Castillo’s death was allegedly due to the fatal hazing during the initiation rites of Aegis Juris Fraternity September last year.—B.Laforga.

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UST aces June 2018 nursing boards

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The University posted a perfect passing rate in the June 2018 licensure examination for nurses as all four Thomasian examinees passed.

Carmela Niña Sampaga Tormo led the new batch of Thomasian nurses, landing on the ninth spot with a score of 85.60 percent.

Last year, UST also recorded a perfect passing rate in which all the four Thomasian examinees passed.

Mark Tristan Pangilinan Robosa of University of Pangasinan topped this year’s board exams with a score of 87.60 percent.

Meanwhile, West Visayas State University – La Paz, Velez College and Xavier University were named top performing schools with a perfect passing rate.

According to the Professional Regulation Commission, 4,326 out of 9,873 examinees nationwide passed the board exam. 

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UST retains spot in 2019 QS world ranking, fourth in PH top universities

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The University retained its spot on the 801-1,000 bracket of the latest Quacquarelli Symonds (QS) World University Rankings, placing fourth among the Philippine universities that made it on the list.

The University of the Philippines kept its place as the country’s top university despite going down in the 384th place from last year’s 367th.

Ateneo de Manila University went down to the 651-700 bracket from the 551-600 last year.

Moreover, De La Salle University joined UST in the 801-1,000 bracket after dropping from last year’s 701-750 bracket.

Despite remaining unmoved from its last year’s spot, UST remained as the only Philippine university to receive a QS four-star rating.

A four-star rated university is “highly international, demonstrating excellence in both research and teaching,” the QS Top Universities website stated.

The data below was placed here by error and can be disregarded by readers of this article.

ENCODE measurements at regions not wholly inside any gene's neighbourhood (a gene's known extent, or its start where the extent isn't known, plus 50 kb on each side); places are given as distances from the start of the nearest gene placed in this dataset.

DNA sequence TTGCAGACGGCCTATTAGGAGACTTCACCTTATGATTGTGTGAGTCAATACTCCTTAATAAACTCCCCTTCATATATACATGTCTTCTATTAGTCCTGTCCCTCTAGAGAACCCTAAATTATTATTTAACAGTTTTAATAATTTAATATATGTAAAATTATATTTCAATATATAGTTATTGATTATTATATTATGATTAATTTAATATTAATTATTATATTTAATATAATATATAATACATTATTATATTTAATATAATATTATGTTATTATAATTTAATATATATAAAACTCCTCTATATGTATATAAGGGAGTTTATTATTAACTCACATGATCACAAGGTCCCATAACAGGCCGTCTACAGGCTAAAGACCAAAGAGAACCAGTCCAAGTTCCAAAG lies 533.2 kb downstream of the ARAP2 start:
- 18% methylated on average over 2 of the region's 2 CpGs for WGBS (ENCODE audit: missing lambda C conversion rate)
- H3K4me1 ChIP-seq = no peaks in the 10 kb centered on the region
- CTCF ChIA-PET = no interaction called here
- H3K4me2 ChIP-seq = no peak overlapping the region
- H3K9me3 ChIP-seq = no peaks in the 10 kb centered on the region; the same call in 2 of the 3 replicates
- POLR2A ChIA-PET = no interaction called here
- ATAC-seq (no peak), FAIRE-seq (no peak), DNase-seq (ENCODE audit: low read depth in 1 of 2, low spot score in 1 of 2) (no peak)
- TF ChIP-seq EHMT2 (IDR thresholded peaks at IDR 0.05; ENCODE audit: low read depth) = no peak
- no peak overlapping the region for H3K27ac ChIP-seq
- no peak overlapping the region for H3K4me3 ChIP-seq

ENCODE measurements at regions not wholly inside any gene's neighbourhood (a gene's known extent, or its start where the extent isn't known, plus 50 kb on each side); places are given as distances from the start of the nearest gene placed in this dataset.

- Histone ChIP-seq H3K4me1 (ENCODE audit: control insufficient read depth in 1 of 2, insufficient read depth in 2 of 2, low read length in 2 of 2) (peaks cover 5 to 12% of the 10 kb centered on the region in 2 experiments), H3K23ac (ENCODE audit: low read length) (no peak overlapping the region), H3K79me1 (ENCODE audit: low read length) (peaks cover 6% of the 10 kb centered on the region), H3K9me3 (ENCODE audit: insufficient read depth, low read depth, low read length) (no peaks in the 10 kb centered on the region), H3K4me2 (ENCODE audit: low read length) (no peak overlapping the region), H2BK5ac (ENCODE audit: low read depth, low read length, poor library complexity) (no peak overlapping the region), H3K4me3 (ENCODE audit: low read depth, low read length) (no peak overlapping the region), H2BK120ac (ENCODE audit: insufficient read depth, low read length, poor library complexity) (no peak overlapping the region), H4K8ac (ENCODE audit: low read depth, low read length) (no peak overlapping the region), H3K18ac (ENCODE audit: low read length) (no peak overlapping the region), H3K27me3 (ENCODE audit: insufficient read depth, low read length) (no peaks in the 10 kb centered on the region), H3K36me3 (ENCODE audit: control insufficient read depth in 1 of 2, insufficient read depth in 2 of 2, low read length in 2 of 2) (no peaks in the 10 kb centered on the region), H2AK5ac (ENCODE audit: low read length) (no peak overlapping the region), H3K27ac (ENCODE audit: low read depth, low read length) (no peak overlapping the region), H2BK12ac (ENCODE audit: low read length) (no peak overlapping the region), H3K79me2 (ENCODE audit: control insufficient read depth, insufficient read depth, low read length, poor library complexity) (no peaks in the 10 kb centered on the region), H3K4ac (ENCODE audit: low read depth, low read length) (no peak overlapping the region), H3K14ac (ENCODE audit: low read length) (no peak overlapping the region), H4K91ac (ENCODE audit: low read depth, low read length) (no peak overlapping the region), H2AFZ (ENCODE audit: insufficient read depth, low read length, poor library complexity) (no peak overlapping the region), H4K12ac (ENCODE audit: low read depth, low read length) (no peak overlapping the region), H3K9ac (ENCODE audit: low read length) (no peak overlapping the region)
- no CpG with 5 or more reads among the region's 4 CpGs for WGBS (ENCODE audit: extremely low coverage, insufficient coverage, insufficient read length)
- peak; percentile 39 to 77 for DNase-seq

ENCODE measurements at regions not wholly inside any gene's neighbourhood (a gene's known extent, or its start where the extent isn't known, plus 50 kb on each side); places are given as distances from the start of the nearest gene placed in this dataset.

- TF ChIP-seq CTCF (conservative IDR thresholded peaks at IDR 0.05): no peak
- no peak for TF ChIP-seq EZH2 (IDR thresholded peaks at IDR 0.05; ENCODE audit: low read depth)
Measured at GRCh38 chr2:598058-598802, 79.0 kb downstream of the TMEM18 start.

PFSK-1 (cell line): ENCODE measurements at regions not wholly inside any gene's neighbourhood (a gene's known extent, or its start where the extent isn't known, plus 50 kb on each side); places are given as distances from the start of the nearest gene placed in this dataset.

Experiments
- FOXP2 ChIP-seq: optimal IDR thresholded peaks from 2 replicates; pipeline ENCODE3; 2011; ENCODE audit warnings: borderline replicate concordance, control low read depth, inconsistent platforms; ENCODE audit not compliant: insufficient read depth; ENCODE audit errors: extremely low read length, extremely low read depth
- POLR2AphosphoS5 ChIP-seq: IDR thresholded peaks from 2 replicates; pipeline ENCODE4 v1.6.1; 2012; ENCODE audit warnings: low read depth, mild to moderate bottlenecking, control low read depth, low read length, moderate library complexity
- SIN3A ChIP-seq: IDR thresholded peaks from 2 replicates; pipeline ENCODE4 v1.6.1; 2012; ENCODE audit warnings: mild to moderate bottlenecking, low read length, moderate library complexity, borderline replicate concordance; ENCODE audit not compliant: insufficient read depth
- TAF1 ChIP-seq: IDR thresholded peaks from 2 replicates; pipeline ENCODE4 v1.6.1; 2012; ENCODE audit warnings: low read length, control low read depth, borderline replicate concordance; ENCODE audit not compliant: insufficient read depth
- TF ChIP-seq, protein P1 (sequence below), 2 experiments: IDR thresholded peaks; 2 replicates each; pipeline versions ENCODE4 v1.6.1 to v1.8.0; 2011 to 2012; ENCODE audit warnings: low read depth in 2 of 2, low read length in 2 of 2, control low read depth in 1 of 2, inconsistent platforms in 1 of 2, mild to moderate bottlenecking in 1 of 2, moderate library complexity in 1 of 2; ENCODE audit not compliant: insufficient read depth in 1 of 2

The Massachusetts Institute of Technology was hailed again for the seventh-straight year as the top university in the world.

The National University of Singapore dethroned the Nanyang Technological University as the best in Asia, placing 11th worldwide.

The universities are evaluated based on six factors: academic reputation (40%) , employer reputation (10%) ,  faculty/student ratio (20%) , citations per faculty (20%), international faculty ratio (5%), and international student ratio (5%).—B. Laforga

 

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UST slumps in May 2018 chemical eng’g boards

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The University posted a lower passing rate in the May 2018 licensure examination for chemical engineers.

UST registered a 20.69-percent passing rate, wherein only six out of 29 Thomasians passed. Last year, the University garnered a passing rate of 58.82 percent, with 20 out of 34 Thomasian passers.

However, no Thomasians made it to the roster of topnotchers.

Peter Matthew Paul Toribio Fowler of Mapua Institute of Technology-Manila led the new batch of chemical engineers with a score of 83 percent. Meanwhile, De La Salle University-Manila remained as the top performing school, recording a 96.55-percent passing rate.

According to the Professional Regulation Commission, 296 out of 636 examinees nationwide passed the board exam.